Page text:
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New Yorkers Prepare For Health Insurance Costs Increase

Jan 18th, 2012

Health insurance costs increaseThis Year, New York residents are facing a health insurance costs increase averaging over eight percent. According to state data, that more than doubles the inflation rate, and double-digit raises are set to be paid by many policyholders.

Increase in premiums are based on insurer projections of rising treatment costs and patient usage. Under a 2010 law, rate increases, concerning more than 2 million policyholders, are now subject to state approval. This measure was designed to curb the rapid rise in premiums.

A dozen insurance companies and HMOs requested a 12.7 increase in premiums for the year 2012. However, the Department of Financial Services announced it has approved weighted average increases of 8.2 percent. The approved rates for individuals, small groups and some large groups are available online, along with some supporting information.

According Superintendent Benjamin Lawsky “the public has the right to know the basis for rising premiums.” His goal is to find a balance between keeping the rates as low as possible and not driving the insurance carriers out of the state, and the calculations envision insurer profit margins of a few percent, he said.

In the past, when state approval was not a requirement, health insurance premiums were rising with an average of 14 percent annually in New York, Lawsky said. The agency kept the increase to 10 percent, even as medical costs rose 11 percent. Next year’s anticipated 8.2 percent increase and 9 percent medical costs will result to a two-year savings of about $500 million dollars, he added.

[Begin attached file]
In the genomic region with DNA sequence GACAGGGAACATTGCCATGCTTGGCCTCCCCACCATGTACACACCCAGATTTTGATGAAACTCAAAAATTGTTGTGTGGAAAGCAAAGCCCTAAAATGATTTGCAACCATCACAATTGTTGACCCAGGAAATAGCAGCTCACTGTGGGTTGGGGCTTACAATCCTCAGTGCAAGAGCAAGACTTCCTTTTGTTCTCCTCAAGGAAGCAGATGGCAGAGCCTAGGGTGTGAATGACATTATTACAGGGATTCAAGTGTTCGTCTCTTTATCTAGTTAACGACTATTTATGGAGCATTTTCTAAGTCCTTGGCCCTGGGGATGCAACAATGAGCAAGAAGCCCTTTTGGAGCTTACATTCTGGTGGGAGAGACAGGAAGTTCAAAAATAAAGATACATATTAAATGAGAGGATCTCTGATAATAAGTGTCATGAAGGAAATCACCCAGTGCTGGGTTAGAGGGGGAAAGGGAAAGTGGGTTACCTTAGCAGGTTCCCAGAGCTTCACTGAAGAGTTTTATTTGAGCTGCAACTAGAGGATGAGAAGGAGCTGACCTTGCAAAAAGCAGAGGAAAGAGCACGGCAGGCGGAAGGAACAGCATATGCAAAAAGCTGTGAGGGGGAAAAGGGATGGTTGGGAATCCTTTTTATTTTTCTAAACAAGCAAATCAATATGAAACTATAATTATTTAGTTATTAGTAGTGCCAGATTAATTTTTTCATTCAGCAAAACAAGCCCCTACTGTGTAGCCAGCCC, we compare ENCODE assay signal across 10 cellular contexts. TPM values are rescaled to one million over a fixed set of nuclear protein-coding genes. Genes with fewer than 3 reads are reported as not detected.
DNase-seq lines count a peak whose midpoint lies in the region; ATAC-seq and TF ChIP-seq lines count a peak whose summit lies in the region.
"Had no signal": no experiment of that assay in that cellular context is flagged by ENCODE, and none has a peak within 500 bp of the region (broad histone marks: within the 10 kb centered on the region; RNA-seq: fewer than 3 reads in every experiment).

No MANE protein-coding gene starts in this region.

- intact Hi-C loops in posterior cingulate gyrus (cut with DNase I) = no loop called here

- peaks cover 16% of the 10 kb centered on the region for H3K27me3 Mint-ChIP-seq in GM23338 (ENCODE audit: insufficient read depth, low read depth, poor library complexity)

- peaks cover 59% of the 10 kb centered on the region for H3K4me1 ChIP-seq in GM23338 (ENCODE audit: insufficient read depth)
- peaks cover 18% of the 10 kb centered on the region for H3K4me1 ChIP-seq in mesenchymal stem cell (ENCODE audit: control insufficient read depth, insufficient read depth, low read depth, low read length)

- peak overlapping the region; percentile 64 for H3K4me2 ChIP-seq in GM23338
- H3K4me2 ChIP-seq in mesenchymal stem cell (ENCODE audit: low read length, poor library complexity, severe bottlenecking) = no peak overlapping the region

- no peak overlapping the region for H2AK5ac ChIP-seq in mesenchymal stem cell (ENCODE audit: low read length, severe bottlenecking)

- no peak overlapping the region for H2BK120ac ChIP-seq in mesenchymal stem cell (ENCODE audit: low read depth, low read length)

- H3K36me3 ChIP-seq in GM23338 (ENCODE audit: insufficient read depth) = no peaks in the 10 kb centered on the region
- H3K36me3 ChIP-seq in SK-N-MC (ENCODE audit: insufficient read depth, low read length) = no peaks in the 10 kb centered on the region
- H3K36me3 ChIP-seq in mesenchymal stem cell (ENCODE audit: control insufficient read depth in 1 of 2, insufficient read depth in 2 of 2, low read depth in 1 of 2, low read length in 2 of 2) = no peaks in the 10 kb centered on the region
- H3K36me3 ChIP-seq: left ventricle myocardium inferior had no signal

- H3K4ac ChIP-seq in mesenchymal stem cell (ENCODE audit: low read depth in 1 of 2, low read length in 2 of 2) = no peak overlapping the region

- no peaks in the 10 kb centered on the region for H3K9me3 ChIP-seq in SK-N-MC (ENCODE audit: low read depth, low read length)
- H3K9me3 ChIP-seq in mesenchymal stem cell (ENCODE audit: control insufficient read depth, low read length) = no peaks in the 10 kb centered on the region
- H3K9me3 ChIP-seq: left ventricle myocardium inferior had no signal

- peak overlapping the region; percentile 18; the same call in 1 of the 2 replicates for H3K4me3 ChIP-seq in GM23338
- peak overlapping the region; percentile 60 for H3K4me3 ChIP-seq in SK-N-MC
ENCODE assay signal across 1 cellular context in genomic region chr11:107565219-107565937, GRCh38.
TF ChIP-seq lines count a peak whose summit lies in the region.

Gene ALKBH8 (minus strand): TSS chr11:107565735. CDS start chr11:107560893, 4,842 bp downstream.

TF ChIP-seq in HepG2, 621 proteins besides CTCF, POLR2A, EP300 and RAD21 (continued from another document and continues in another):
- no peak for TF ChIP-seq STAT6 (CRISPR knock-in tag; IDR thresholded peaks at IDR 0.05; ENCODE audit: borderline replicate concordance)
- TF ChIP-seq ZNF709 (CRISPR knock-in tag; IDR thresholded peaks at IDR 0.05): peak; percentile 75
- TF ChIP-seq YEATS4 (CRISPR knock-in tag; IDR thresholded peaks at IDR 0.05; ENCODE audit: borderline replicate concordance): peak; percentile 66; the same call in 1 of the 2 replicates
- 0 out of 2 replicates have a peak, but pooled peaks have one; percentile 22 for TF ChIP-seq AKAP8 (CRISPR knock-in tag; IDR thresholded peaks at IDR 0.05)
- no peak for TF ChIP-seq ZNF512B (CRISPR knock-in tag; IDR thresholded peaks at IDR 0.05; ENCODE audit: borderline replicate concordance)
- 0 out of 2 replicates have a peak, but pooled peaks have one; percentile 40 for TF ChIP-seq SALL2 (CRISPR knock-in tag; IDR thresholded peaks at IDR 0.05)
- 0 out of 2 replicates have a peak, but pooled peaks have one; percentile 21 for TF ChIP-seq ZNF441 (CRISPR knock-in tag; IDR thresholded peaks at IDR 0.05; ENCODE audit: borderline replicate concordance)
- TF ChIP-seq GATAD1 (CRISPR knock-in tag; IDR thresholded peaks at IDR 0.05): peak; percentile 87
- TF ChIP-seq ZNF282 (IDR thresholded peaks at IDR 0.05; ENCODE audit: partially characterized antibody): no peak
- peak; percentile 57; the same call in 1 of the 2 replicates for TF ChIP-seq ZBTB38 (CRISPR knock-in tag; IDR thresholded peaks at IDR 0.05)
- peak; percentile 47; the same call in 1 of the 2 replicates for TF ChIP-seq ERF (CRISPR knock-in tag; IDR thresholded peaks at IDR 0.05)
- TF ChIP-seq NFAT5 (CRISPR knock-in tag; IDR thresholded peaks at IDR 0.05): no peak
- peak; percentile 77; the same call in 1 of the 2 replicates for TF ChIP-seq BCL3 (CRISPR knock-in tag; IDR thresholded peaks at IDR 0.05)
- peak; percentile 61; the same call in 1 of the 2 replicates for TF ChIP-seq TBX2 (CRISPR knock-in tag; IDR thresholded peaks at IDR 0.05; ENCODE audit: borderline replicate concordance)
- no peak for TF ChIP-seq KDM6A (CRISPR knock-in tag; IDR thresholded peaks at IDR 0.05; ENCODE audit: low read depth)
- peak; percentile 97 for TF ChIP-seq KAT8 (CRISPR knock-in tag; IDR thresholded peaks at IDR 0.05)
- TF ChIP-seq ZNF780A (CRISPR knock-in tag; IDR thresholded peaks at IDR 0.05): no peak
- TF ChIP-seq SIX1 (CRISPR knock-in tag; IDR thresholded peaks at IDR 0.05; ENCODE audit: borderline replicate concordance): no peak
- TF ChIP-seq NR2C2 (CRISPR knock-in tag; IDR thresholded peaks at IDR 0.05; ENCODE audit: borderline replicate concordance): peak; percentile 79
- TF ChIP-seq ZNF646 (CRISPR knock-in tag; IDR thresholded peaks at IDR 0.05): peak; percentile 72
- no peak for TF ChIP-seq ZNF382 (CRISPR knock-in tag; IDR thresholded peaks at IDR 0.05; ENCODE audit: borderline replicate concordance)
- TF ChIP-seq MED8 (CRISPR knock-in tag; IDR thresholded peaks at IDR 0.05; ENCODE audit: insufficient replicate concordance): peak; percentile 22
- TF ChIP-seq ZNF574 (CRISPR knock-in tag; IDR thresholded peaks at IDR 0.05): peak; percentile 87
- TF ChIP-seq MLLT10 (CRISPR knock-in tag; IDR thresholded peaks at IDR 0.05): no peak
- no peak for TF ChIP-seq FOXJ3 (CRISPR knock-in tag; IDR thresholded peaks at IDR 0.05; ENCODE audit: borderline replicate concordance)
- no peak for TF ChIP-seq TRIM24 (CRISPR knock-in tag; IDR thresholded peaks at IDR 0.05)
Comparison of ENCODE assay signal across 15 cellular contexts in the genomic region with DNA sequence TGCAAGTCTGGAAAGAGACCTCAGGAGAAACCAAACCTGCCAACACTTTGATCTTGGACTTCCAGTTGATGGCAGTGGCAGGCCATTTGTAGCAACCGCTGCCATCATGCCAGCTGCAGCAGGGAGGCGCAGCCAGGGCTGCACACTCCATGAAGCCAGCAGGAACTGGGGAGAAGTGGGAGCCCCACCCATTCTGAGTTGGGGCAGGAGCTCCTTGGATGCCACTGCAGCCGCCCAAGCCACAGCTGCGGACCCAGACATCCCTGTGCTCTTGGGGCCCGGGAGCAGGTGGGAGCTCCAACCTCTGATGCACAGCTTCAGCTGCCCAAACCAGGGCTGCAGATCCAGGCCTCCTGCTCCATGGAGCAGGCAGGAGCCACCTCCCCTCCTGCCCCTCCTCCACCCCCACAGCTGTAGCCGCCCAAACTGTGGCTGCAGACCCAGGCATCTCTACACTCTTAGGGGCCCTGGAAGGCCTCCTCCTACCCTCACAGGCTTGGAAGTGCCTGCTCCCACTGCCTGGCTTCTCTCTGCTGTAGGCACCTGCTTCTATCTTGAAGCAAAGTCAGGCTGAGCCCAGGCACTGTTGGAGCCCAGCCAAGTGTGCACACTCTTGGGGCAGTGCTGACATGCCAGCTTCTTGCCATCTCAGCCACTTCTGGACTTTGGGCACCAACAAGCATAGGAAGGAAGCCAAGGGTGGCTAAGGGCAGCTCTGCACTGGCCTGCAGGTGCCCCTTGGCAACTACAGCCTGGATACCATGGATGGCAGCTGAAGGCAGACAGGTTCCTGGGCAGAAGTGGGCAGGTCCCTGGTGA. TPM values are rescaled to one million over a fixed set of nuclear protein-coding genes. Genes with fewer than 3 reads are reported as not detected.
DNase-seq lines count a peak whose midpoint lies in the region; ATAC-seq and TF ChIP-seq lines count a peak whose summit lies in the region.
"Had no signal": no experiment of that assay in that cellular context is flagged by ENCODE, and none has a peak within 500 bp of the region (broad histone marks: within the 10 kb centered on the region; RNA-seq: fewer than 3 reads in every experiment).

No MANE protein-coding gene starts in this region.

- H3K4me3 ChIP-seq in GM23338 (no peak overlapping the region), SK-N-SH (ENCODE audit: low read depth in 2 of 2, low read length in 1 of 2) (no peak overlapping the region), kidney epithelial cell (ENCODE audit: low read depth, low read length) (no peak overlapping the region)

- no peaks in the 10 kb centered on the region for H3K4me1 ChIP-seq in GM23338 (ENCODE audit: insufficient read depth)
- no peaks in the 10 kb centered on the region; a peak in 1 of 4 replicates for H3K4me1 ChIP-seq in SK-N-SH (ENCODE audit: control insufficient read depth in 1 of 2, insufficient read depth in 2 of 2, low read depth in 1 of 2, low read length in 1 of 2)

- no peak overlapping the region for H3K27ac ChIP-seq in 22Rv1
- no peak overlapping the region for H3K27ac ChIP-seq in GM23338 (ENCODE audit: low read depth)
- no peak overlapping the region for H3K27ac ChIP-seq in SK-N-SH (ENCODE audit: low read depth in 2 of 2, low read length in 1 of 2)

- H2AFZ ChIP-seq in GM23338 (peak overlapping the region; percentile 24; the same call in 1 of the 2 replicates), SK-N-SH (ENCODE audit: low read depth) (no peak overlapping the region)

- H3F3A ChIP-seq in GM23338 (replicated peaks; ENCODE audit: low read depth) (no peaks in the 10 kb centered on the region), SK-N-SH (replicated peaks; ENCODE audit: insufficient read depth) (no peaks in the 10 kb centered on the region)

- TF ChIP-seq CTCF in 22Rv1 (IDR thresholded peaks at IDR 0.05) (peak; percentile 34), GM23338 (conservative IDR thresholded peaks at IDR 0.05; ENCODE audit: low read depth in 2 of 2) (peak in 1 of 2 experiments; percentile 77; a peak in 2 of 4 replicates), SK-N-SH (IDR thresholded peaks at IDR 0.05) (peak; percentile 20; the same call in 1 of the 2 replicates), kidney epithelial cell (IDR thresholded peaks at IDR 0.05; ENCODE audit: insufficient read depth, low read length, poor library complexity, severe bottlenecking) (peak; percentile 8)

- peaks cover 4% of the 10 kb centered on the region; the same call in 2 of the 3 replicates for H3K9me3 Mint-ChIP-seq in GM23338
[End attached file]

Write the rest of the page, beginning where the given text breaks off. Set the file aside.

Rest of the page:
Insurer projections or medical trend are based on the claims of the previous two years.

For example, Aetna Health Inc.’s Healthy New York medical plans were approved for proposed premium increases of 12 to 12.5 percent starting January 1. The company applied for a 17 percent increase in costs per claim for hospital services, which is based on changes in contract rates, more expensive technologies, more intensive services, and a 3 percent increase in hospital services used.

According to the company, 90 percent of premiums are allocated for medical care. New York laws require 82 percent allocation. They projected a 4 percent rise in doctor services and drugs with no increase in costs per claim.

Meanwhile, Empire Health Choice HMO requested a 26.2 percent increase for its small-group base plan and was approved for 16.2 percent. The company based their figures on increases for hospital inpatient and outpatient care, physician services, and prescription drugs.

According to spokesperson David Neustadt, the department has its own actuaries and conducts full analyses of proposals.

Arthur Levin, director of the Center for Medical Consumers, an advocacy group, claims that the approved rates are still high, more than double the national consumer price index (CPI). For the past 12 months, federal CPI was at 3.5 percent. He argued the unsustainable nature of the program, citing the root cause vary nationally, but pointed out that U.S. physician rates are among the highest in the world.

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